I know that this matter has already been discussed in several other questions but the aircraft under consideration were almost exclusively Piper Warriors or a Cessna 172s which are 40 year old designs and heavy on fuel consumption.

Instead, I am considering light sport aircraft such as a Blackshape Prime or a Sling 2, for instance. I'd prefer a Blackshape Prime fitted with a CSU.

As I am still half-way towards obtaining my PPL, my question would be the following one: would it financially and technically (from a skill-set building perspective) make sense to acquire such an aircraft and lease it back to a school to do my training?

One of the school at my airport has two Sling 2 aircraft and they're quite popular with students. Most Warriors and 172s are now in their 3rd or 4th decade and seem to have run their course. Financially, in Australia, the dual hourly rate on a Piper or 172 is in the AUD 360 - 400 range, which includes AUD 100 for the instructor whereas dual rate on a Sling 2 is just about AUD 280, which makes it much more attractive to students and at no extra expense to the school.

Would it therefore be a good idea to buy a sport light aircraft such as those mentioned and lease it back to the school? Am I missing anything that is specific to them that still makes learning in Warriors and 172s relevant? Thanks for your inputs.


Is it possible? Sure. But there are pitfalls you need to be aware of...

First, you may find it difficult to find financing for a new(er) aircraft especially if you are still a student, and especially if you are intending to offer it as a lease-back.

Then there is insurance, which for a student purchaser is going to be expensive, and even more so if you are leasing back with the idea of it being used in a flight school as a primary trainer.

The AOPA has a good article on leasebacks:

Lenders Leery of Leasebacks
AIrcraft Owners Guide to Aircraft Leasing
Turning the tables on leasebacks

Along with any number of other articles.

Another thing you need to keep in mind is that when you put an aircraft on leaseback, you, even as the owner, are subject to the same scheduling issues as renters.

The biggest thing to remember is that buying an aircraft for use in training is not a way to save money, you would be surprised at what it costs to own an aircraft, even on leaseback. You have annuals, maintenance, insurance, etc.

  • $\begingroup$ Thanks for the input and the pointers. It's a cost of capital calculation for me. With sufficient funds to acquire a new aircraft, the question comes down to whether placing $200k into an aircraft that will finance would make my own training cheaper. I find that the hourly hire rate quite high and wonder how much of a profit the owners make. And I don't seriously buy the argument that owners make next to nothing because they'd have no incentive to lease their aircraft otherwise. Surely it must be advantageous to schools to have a newer aircraft over old ones, wouldn't it? $\endgroup$ – VH-NZZ Mar 10 '18 at 5:33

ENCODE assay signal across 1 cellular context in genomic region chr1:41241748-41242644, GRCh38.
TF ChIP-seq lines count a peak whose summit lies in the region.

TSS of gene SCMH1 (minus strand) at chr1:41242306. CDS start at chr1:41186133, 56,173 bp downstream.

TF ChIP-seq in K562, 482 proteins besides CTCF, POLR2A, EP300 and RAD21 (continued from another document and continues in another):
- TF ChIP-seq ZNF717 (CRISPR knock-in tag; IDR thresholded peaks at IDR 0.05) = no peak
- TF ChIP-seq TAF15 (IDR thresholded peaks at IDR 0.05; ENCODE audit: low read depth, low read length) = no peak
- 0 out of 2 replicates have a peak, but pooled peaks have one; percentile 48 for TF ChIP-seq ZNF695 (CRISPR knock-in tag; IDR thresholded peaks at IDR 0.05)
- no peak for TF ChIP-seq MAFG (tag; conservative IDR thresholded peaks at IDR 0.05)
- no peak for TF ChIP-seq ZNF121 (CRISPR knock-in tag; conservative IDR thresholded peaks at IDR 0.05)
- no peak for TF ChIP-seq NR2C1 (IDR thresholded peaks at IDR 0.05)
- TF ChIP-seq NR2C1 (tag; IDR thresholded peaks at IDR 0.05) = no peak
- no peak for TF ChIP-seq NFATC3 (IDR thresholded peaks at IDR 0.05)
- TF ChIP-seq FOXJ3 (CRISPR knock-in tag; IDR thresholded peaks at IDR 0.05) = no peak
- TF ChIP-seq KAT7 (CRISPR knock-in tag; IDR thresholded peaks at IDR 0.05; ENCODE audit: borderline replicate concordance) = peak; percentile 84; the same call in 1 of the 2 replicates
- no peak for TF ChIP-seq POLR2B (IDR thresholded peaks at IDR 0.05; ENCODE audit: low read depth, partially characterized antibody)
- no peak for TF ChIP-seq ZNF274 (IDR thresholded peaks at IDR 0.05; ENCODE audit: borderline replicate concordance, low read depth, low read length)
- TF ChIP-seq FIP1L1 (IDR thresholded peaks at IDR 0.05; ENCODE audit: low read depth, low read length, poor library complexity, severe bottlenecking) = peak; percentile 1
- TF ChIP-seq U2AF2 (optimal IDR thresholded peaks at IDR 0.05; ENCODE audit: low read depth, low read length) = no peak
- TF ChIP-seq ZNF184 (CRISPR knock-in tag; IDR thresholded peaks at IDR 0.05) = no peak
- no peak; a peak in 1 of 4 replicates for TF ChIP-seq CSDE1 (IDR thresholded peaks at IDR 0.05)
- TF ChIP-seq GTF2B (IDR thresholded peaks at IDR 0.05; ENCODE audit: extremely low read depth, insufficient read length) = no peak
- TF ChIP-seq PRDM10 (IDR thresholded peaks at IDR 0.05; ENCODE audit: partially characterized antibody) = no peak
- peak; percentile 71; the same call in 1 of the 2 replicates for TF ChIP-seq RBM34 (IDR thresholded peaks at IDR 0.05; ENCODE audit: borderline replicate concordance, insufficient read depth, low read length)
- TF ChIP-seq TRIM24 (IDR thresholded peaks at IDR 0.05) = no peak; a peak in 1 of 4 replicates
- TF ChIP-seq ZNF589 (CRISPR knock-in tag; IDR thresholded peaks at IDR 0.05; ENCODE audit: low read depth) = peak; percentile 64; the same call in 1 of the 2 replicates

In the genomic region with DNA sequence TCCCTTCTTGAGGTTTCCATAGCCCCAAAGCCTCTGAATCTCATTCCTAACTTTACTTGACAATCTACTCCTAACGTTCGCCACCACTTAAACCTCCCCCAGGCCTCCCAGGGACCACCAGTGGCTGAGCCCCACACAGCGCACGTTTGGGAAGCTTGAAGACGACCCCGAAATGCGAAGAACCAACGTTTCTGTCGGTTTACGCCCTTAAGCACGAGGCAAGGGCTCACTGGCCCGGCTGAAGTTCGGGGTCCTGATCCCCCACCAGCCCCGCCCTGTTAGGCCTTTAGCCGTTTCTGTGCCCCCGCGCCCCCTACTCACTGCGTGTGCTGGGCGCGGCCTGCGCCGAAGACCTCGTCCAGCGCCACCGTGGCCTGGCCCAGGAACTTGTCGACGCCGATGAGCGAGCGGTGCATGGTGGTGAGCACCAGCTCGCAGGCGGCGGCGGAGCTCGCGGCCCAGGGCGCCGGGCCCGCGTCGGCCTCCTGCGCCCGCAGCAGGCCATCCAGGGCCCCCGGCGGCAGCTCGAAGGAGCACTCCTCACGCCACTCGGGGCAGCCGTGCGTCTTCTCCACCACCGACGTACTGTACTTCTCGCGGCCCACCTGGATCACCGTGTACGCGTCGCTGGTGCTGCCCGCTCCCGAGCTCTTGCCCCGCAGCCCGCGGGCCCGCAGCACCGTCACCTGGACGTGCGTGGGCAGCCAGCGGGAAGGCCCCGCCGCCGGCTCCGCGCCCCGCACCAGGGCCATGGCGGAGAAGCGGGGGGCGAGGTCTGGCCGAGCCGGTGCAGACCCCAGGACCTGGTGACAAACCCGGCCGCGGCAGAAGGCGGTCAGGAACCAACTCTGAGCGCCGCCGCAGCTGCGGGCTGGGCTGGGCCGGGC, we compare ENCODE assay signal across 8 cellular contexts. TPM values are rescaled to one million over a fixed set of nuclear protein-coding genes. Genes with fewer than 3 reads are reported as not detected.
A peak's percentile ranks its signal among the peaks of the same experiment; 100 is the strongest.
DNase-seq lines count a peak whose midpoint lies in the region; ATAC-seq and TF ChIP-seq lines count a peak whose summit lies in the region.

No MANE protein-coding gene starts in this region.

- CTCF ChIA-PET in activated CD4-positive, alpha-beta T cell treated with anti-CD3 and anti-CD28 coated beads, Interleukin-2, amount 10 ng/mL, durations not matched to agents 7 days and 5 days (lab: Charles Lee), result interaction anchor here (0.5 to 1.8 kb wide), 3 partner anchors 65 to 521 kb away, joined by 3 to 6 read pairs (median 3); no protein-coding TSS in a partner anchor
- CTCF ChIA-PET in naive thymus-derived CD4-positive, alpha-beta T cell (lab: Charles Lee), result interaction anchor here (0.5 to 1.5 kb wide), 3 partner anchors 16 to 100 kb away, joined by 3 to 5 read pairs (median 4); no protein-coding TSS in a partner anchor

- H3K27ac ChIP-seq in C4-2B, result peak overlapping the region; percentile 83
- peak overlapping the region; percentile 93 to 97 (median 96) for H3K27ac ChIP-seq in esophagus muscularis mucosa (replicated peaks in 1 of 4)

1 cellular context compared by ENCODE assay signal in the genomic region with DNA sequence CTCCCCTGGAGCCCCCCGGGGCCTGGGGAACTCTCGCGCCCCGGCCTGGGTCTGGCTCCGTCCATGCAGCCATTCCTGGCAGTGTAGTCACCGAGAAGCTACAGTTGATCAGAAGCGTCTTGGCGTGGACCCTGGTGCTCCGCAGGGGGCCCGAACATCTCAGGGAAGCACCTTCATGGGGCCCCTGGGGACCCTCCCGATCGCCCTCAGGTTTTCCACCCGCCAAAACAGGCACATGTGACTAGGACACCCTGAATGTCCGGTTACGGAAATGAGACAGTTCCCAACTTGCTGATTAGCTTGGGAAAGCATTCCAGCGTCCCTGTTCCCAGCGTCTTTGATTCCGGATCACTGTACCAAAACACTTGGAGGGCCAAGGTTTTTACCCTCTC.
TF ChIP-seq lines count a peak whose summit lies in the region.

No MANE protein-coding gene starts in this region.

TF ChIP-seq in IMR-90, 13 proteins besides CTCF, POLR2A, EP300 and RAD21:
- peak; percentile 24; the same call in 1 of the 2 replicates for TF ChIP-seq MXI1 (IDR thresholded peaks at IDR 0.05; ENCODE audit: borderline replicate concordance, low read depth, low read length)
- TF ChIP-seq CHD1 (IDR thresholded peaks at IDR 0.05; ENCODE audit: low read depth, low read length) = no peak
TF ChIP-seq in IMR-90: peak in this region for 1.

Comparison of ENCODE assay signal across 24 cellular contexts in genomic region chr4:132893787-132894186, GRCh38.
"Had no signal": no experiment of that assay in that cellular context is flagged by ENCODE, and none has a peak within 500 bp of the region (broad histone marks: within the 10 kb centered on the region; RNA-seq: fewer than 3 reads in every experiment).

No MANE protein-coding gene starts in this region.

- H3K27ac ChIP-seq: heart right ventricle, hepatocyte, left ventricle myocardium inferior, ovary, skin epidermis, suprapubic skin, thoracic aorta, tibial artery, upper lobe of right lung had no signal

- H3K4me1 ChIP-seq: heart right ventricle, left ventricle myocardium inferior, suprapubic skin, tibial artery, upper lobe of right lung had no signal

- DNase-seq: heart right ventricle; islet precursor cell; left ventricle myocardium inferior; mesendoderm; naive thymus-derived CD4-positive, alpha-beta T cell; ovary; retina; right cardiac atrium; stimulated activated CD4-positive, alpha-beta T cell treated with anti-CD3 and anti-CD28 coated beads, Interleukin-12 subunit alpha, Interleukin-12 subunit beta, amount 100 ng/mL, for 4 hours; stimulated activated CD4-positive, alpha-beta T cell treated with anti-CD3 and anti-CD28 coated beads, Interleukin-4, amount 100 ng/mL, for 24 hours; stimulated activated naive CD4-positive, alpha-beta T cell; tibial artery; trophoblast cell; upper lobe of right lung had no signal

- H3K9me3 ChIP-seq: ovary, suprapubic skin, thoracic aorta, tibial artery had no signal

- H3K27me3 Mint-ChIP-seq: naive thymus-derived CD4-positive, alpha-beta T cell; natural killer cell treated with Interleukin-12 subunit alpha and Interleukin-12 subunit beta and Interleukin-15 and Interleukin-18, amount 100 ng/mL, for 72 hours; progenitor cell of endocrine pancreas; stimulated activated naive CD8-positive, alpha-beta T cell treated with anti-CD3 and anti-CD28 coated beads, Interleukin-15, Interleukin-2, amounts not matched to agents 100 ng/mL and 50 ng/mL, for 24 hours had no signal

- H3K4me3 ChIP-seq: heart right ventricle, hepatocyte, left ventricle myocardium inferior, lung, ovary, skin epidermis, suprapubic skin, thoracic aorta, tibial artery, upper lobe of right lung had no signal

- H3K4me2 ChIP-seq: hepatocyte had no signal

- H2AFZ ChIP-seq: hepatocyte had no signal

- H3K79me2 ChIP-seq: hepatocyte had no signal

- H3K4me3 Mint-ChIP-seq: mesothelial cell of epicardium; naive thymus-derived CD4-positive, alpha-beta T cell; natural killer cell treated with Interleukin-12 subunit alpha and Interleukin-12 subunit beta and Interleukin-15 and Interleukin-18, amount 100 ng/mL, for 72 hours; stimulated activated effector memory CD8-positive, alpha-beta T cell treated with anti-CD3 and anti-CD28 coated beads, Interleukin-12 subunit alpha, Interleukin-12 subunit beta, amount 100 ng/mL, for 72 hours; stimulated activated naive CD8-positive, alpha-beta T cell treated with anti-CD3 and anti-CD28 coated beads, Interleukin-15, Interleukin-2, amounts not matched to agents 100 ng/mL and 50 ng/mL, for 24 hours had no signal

• $\begingroup$ Actually it is advantageous for schools to use older, common aircraft. They are cheaper to maintain, fix, acquire, and insure. Your rates in NZ are high, in the US, a G1000 172 is about 230 AUD and older 172P is around 160 AUD. Owners really don't make anything with lease-backs, the school takes a cut, the rest goes to your payment/insurance/annual costs (plus however you work out the 100 hr inspections) and "overhaul fund", which comes much quicker in a leased aircraft. $\endgroup$ – Ron Beyer Mar 10 '18 at 5:38
  • $\begingroup$ Interesting. I was under the impression that maintenance on a Rotax or Lycoming engine would be the same irrespective of the aircraft and that newer aircraft would be less complex to maintain, thus cheaper too. I need to investigate further locally here in Australia why rates are so high anyway. Also, I tend to see the opportunity to fly a newer aircraft as a win-win for both the students who pay less and schools which can offer cheaper rates while retain their margin. Lastly, I believe that schools are sticking with old planes because they lack the funds to replace them. $\endgroup$ – VH-NZZ Mar 10 '18 at 5:48
  • $\begingroup$ @沖原ハーベスト: Another thing to consider is how much you expect to use the aircraft. I have always heard (though I have no actual evidence) that a plane ought to be flown a minimum of 200 hours per year, otherwise it can suffer from "ramp rot". So either leasing it to a flight school or a partnership are ways to increase hours flown. $\endgroup$ – jamesqf Mar 10 '18 at 6:34

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